Laboratory tests (Table 1) revealed metabolic acidosis with an arterial blood pH of 7.3 and a base excess of − 8.9 mmol/L. The random plasma glucose level was 576 mg/dL, with urinalysis revealing glycosuria and ketonuria. The glycated hemoglobin (HbA1c) level was 147 mmol/mol, and the serum lactic acid level was within normal range. Levels of carcinoembryonic antigen and cancer antigen 199 were also within normal ranges. The results of liver function, serum amylase, lipase, C-reactive protein, and microalbuminuria tests, as well as the 24-h urine protein level, were within normal ranges. The patient was negative for the glutamic acid decarboxylase antibody, islet cell antibody, and insulin autoantibody. The patient was diagnosed with DKA and received standard treatment for the condition, which included intravenous fluids, insulin therapy, and potassium replacement.

Table 1 Laboratory results of this patient

DKA resolved gradually after insulin therapy, but the abdominal pain continued. Additional phase contrast CT of the abdomen was performed and revealed an enlarged pancreatic head (Fig. 1A), without the body and tail of the pancreas (Fig. 1B). A further investigation of MRCP revealed the absence of the dorsal pancreatic duct and a short duct of Wirsung running into the major papilla (Fig. 1C). On the basis of these findings, a diagnosis of complete ADP was evident, and we believed that the pain was due to dysfunction of the pancreas. Low-fat diet was recommended, and pancreatic enzyme supplements as well as mosapride citrate were given with meals to facilitate the digestive process. The pain gradually resolved and went away in 7 days after the treatment.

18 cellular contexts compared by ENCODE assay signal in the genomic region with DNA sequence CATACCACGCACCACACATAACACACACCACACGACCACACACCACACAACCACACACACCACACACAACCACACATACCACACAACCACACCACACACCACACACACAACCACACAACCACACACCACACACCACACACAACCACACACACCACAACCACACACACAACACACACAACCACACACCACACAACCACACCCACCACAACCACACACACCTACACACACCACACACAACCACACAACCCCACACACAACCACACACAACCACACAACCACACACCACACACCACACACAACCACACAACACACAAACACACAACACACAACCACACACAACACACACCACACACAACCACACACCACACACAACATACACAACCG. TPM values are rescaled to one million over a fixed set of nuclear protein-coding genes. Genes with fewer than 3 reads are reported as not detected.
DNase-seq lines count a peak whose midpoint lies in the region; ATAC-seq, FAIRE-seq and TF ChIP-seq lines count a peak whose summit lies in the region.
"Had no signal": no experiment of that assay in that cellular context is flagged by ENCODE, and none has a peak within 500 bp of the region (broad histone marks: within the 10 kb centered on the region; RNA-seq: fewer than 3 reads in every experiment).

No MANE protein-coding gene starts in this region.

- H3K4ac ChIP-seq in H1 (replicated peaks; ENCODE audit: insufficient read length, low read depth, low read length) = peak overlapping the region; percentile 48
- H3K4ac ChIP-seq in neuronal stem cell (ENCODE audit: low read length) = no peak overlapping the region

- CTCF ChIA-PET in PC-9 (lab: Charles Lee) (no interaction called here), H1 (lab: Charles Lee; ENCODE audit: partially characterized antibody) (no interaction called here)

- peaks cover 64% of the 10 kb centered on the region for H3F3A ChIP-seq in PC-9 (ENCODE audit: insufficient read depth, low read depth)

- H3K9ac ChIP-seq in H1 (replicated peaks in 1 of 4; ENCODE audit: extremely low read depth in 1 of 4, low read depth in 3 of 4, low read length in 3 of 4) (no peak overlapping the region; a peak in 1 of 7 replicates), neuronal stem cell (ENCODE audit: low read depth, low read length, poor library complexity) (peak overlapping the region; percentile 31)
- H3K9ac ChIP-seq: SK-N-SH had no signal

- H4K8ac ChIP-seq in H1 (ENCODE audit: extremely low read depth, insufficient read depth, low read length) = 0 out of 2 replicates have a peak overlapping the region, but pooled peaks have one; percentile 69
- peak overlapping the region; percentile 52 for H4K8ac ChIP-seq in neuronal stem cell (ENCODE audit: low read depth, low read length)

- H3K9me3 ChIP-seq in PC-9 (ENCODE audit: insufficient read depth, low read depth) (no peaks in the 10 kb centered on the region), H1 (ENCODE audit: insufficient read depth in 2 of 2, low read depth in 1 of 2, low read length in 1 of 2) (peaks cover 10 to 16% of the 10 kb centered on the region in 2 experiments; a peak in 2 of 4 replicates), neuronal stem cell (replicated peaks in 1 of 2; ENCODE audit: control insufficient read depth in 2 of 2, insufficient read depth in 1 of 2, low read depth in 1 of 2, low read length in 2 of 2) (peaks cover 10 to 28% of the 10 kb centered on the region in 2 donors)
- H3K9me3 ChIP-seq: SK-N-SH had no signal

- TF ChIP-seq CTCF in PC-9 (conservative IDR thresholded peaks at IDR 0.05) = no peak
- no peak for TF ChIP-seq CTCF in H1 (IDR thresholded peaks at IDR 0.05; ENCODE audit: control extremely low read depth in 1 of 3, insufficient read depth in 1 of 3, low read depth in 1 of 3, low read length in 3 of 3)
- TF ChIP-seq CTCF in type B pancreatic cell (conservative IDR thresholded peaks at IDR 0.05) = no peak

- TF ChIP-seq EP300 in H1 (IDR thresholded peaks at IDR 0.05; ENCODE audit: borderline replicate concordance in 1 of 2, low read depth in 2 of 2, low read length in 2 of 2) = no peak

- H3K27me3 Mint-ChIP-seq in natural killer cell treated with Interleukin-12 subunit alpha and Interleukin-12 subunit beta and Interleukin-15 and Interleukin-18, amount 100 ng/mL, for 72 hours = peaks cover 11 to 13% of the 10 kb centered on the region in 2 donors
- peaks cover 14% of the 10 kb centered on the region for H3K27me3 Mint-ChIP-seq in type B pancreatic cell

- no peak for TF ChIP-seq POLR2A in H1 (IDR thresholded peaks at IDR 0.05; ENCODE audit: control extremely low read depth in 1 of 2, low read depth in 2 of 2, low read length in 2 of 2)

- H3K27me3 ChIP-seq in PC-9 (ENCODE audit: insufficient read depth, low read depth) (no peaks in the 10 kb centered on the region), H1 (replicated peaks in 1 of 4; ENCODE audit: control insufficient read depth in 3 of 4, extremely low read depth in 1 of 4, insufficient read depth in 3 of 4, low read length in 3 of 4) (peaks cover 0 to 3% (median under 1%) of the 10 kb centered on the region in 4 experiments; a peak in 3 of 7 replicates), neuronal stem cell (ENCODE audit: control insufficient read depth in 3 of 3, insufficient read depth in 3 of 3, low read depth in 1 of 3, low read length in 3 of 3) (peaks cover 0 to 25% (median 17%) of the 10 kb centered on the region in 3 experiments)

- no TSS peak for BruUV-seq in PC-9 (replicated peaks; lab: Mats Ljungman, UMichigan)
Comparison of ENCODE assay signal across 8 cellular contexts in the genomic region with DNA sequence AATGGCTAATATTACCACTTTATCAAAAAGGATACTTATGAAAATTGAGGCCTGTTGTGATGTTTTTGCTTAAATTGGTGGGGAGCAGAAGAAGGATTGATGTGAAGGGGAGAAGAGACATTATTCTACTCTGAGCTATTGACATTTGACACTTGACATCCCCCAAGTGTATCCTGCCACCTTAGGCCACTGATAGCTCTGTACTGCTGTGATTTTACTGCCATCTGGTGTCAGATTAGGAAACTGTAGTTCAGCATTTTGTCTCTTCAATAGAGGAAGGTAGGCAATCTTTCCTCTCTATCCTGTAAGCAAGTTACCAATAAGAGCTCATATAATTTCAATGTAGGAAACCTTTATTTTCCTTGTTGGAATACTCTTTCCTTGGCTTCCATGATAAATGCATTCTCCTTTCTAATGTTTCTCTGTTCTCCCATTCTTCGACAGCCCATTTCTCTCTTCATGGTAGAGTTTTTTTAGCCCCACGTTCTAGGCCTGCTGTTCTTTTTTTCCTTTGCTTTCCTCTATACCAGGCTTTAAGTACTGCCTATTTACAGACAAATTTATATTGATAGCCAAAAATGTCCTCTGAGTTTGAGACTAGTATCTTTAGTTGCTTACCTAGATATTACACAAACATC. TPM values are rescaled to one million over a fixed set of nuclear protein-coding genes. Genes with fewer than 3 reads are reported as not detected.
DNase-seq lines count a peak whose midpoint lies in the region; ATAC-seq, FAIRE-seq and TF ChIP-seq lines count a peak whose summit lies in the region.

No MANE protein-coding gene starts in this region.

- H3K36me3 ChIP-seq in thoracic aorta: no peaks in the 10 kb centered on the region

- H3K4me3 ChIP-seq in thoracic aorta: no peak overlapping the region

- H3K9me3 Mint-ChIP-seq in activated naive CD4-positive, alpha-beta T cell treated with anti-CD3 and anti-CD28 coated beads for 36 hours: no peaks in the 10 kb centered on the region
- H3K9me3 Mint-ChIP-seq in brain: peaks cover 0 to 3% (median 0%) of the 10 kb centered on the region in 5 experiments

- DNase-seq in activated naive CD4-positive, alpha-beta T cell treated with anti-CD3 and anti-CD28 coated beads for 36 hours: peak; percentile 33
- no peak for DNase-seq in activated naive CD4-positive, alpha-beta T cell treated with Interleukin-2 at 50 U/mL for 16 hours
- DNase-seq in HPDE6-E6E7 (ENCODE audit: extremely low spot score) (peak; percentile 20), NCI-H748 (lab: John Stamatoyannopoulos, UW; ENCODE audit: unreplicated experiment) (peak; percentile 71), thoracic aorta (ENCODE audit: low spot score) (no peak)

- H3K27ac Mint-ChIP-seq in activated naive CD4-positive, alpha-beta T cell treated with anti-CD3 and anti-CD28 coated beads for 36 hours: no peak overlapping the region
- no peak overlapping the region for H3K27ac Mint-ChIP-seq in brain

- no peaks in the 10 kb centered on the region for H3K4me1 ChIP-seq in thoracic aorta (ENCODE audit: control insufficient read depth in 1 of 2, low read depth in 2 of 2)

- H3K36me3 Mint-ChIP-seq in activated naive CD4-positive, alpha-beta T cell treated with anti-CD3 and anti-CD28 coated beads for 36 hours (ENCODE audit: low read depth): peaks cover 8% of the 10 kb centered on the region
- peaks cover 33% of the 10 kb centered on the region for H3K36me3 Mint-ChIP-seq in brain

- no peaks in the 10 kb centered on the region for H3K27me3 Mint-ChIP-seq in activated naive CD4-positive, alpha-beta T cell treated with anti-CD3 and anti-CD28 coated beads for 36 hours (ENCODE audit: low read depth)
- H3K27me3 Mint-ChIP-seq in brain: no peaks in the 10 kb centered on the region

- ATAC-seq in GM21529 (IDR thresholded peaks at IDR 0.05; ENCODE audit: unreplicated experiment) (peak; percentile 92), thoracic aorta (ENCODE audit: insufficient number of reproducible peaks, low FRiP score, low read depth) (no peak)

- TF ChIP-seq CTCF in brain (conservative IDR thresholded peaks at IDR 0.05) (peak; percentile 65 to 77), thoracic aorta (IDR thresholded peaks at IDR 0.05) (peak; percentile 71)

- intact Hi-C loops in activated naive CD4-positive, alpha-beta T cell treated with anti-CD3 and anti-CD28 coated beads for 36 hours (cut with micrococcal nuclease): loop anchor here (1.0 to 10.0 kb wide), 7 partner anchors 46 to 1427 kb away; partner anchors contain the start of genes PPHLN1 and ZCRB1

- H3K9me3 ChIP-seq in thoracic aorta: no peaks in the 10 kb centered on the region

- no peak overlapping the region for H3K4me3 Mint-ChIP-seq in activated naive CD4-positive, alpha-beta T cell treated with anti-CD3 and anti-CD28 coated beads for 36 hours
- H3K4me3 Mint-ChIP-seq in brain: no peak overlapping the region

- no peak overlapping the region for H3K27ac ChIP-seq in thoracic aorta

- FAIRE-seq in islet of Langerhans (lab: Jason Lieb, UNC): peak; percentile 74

Fig. 1
figure1

Contrast abdominal computed tomography scan showed the pancreatic head (a, red arrow), whereas the pancreatic body and tail are absent (b, red arrow). Magnetic resonance cholangiopancreatography demonstrated the absence of the dorsal pancreatic duct (c, red arrow)

A standard mixed-meal tolerance test was performed one month later to evaluate β-cell function. The fasting C-peptide level was 0.05 ng/mL, and the postprandial C-peptide levels at 1, 2, and 3 h were 0.05, 0.07, and 0.06 ng/mL (normal range, 1.1–4.4 ng/mL), whereas the fasting plasma glucose level was 261 mg/dL, and the postprandial glucose levels at 1, 2, and 3 h were 433, 455, and 433 mg/dL, respectively. According to the patient’s medical history and laboratory results, we speculated that the sugary beverages might resulted in high blood glucose, which may contribute to DKA in this patient. According to the ADA’s standard of classification and diagnosis of diabetes, the diagnosis of “Specific types of diabetes due to other causes” was established [1, 2]. The patient received insulin therapy (insulin glargine 12 units at bedtime and biosynthetic human insulin 16 units with meals) and was followed up.

Discussion and conclusions